Nonbuilding and Special Structures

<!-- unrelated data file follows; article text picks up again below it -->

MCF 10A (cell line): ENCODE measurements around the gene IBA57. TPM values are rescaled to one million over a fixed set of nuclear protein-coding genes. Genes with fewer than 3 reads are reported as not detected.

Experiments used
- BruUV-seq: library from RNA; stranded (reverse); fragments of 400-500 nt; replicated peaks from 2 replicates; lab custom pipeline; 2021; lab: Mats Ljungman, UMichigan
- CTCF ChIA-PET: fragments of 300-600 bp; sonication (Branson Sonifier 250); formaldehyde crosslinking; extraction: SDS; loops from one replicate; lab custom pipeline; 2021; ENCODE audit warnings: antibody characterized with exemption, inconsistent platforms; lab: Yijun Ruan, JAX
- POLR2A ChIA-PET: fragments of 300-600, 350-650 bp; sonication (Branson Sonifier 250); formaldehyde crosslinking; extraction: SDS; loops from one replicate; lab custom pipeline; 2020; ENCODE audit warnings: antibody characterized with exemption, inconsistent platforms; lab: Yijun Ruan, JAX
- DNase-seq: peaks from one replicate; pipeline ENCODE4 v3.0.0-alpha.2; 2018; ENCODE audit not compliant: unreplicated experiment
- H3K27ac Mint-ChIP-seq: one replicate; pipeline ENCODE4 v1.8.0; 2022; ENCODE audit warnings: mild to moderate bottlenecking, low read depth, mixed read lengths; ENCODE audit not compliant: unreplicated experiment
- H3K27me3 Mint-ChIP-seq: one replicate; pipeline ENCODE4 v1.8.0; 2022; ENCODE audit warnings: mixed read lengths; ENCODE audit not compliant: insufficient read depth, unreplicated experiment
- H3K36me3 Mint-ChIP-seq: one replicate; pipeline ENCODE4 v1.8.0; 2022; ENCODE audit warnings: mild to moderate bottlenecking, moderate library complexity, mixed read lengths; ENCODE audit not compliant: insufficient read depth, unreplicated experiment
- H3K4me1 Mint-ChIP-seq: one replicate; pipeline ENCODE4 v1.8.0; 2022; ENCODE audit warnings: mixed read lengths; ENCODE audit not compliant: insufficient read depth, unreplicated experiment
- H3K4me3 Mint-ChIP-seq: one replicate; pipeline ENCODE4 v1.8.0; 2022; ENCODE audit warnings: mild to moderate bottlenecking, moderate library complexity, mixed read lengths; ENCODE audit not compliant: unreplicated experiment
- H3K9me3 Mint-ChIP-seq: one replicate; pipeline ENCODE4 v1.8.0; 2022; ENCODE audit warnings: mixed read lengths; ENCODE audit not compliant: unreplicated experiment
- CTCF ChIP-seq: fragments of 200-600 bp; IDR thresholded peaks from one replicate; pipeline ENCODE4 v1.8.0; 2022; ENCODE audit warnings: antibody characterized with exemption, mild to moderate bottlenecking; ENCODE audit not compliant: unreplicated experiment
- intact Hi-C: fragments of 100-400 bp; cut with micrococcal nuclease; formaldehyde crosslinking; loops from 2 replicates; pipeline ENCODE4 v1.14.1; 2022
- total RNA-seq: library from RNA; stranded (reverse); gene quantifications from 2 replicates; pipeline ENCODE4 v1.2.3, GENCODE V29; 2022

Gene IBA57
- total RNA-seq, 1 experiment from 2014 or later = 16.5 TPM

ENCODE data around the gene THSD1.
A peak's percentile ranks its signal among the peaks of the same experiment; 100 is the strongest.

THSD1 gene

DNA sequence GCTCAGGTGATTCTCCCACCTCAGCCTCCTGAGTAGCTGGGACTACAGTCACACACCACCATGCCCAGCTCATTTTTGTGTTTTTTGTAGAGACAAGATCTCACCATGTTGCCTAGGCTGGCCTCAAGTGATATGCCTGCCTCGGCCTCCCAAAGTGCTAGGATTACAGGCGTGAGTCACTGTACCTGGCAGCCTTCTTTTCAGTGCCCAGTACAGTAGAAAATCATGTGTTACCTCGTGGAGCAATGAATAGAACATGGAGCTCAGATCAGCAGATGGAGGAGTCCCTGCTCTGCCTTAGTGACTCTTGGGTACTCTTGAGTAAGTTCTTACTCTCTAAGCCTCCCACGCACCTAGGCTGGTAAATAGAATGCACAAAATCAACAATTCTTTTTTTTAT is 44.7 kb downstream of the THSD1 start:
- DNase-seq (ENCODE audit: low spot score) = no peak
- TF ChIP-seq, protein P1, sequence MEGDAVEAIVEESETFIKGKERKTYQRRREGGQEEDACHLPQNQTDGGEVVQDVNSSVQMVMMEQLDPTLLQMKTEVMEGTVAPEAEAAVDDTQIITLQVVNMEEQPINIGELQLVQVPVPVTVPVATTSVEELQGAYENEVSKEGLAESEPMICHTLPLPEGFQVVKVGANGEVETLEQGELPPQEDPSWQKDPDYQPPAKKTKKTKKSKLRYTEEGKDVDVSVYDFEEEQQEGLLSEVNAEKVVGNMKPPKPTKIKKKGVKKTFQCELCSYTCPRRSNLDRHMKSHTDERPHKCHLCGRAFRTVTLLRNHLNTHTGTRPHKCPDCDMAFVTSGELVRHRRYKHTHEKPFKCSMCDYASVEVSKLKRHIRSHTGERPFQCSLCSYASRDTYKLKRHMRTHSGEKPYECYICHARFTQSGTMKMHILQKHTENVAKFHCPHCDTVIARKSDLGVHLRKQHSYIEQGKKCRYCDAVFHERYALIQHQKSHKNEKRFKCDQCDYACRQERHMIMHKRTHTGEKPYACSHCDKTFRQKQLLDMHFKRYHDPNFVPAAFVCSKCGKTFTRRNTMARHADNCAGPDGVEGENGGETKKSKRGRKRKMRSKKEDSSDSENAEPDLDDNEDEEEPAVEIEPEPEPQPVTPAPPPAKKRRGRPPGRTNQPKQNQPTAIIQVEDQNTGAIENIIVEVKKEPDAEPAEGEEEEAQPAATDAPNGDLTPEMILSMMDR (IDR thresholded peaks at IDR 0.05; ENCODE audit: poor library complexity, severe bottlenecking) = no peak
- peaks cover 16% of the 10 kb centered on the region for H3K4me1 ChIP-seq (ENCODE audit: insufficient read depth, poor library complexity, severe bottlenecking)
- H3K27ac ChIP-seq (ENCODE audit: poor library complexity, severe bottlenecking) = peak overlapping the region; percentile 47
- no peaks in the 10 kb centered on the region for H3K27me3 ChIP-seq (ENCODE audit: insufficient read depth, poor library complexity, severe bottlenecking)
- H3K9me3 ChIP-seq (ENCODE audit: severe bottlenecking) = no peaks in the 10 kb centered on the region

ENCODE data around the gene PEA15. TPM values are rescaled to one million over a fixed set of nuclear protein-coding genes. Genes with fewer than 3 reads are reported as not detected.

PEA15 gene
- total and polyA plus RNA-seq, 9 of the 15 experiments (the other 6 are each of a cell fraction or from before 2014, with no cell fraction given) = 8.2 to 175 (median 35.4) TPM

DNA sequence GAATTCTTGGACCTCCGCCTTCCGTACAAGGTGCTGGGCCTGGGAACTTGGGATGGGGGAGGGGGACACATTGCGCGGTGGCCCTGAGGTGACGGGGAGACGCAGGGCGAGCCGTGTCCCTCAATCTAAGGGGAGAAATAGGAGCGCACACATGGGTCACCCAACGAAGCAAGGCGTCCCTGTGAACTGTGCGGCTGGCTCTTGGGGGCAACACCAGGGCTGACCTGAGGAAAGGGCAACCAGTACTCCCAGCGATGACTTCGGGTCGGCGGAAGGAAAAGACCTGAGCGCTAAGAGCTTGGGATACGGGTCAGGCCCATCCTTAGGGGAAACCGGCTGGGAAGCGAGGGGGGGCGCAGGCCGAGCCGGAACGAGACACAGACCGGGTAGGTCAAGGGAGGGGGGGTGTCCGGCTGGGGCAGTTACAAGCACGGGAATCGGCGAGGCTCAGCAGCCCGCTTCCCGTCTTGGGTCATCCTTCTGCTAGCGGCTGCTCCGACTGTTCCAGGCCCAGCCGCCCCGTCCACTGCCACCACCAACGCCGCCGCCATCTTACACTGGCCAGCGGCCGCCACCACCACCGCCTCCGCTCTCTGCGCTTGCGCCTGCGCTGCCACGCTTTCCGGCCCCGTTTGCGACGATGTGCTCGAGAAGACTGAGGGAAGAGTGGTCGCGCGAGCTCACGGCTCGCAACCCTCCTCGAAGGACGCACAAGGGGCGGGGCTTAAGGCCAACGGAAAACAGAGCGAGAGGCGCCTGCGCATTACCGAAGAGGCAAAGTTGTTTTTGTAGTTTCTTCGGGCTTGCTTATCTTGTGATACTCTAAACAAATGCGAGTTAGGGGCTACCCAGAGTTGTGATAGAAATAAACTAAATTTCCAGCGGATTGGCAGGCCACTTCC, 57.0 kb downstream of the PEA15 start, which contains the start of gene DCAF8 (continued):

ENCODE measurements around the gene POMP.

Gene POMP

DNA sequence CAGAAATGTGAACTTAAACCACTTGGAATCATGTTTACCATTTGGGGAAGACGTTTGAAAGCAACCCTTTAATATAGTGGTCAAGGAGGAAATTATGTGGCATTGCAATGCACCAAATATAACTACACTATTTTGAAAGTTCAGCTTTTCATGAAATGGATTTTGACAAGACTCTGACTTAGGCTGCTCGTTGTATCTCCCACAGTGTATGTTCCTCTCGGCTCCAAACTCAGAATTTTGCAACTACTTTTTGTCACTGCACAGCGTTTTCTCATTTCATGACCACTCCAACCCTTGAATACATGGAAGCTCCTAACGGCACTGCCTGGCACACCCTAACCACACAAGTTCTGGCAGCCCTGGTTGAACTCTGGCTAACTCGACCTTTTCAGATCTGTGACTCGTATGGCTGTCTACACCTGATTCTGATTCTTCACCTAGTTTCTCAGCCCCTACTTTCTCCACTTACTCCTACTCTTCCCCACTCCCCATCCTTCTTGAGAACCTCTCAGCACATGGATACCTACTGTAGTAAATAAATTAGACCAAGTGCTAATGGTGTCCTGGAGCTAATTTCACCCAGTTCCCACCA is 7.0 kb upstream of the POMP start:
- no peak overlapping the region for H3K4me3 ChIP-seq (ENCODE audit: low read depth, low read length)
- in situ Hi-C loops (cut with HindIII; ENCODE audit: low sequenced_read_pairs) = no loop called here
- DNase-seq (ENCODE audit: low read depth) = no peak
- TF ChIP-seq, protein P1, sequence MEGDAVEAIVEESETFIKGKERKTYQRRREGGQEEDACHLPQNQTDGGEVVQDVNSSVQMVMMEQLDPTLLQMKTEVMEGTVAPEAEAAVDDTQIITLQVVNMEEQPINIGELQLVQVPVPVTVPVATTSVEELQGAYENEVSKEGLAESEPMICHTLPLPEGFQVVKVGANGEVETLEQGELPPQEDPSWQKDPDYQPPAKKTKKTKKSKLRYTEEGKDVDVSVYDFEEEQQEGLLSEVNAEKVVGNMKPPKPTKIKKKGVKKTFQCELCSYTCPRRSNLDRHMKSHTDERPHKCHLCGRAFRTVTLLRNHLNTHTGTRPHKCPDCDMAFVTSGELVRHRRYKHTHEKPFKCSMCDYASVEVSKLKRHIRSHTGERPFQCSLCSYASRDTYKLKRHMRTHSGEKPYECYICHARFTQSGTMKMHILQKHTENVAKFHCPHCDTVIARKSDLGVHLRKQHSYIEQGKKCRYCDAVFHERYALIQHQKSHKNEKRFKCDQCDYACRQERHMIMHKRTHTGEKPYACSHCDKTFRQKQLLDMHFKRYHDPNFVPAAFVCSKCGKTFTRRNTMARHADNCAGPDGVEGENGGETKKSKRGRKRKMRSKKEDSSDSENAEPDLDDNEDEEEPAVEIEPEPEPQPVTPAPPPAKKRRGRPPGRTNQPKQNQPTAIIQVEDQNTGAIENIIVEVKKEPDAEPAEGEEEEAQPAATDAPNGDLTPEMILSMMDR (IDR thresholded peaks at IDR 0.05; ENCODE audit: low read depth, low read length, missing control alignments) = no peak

Long-span dome structures are widely used for public assembly venues because of their large column-free space and efficient use of materials. When occupied by hundreds or even thousands of people, it would be devastating if they collapse or fail, which unfortunately happen frequently during extreme events, especially under tornadic winds. Although static effects of tornadoes on civil structures have been extensively studied, their dynamic impact has not been sufficiently investigated. In this study, non-stationary characteristics of tornadoes and their dynamic impact on a long-span dome structure is systematically investigated. In particular, the time-variant wind pressure on the dome surface induced by a translating tornado is characterized through Computational Fluid Dynamics simulations; and the obtained wind pressure is then mapped onto the finite element model of the dome structure, and a transient time-history analysis is conducted to characterize the tornado-induced dynamic responses. It is observed that non-stationary wind pressure and the induced dynamic structural responses are significant, when the core radius of the tornado approaches the dome edge. More severe dynamic impact is observed when the tornado first approaches the dome structure, i.e., when the core radius of the tornado passes the dome structure for the first time. This research will facilitate in better determining the design tornadic wind load, helping to achieve tornado-resistant design.